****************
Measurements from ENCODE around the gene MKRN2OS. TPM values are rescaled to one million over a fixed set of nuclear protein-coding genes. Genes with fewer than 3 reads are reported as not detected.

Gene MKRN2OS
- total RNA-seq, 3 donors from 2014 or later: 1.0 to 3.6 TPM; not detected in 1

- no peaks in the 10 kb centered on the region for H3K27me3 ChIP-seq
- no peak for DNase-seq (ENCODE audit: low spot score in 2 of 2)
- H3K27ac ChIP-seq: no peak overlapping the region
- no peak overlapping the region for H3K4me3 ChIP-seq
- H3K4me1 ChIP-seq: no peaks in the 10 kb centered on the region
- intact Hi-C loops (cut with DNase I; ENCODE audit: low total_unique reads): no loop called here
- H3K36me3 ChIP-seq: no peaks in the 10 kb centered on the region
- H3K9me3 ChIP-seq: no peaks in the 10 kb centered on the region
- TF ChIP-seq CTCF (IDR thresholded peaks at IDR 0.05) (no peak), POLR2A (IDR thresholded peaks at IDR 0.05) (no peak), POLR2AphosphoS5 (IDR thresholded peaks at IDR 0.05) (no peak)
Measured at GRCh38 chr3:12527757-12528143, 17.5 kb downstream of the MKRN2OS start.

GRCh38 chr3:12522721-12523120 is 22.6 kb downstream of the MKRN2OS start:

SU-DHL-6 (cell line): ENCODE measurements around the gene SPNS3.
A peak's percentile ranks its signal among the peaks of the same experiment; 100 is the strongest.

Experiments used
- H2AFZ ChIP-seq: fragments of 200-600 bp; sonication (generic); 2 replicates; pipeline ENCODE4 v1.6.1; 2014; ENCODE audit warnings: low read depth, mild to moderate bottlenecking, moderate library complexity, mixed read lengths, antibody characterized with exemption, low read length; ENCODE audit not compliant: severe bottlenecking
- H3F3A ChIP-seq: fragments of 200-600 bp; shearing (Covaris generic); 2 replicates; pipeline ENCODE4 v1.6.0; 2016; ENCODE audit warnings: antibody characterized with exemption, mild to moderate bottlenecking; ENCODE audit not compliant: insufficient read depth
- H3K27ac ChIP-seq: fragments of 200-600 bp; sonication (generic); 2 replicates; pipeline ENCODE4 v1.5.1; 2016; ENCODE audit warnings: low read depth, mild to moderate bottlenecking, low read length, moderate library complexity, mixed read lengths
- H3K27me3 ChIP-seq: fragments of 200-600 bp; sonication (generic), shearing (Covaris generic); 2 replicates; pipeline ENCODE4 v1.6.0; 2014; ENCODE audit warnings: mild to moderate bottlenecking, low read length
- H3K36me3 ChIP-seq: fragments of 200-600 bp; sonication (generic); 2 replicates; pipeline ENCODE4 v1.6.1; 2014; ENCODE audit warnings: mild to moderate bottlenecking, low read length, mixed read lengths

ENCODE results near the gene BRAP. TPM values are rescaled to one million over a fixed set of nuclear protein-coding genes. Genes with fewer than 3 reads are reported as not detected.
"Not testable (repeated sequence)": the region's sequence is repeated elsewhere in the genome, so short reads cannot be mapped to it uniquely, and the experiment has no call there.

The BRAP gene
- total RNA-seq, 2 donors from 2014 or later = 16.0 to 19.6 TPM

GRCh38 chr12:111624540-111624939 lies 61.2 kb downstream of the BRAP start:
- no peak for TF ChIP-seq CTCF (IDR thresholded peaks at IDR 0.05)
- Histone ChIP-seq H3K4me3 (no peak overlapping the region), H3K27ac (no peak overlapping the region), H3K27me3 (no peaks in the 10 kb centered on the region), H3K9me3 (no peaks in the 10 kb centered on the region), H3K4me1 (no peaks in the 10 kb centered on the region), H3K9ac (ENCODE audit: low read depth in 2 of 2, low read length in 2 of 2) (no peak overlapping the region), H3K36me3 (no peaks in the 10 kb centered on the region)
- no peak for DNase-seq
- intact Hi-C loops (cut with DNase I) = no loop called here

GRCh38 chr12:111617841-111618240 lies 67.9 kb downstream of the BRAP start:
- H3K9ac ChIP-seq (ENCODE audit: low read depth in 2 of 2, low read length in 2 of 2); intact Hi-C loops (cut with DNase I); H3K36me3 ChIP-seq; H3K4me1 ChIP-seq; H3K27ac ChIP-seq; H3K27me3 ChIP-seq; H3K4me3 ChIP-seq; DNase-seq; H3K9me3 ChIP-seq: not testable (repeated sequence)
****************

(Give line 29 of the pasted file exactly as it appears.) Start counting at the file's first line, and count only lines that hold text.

- Histone ChIP-seq H3K4me3 (no peak overlapping the region), H3K27ac (no peak overlapping the region), H3K27me3 (no peaks in the 10 kb centered on the region), H3K9me3 (no peaks in the 10 kb centered on the region), H3K4me1 (no peaks in the 10 kb centered on the region), H3K9ac (ENCODE audit: low read depth in 2 of 2, low read length in 2 of 2) (no peak overlapping the region), H3K36me3 (no peaks in the 10 kb centered on the region)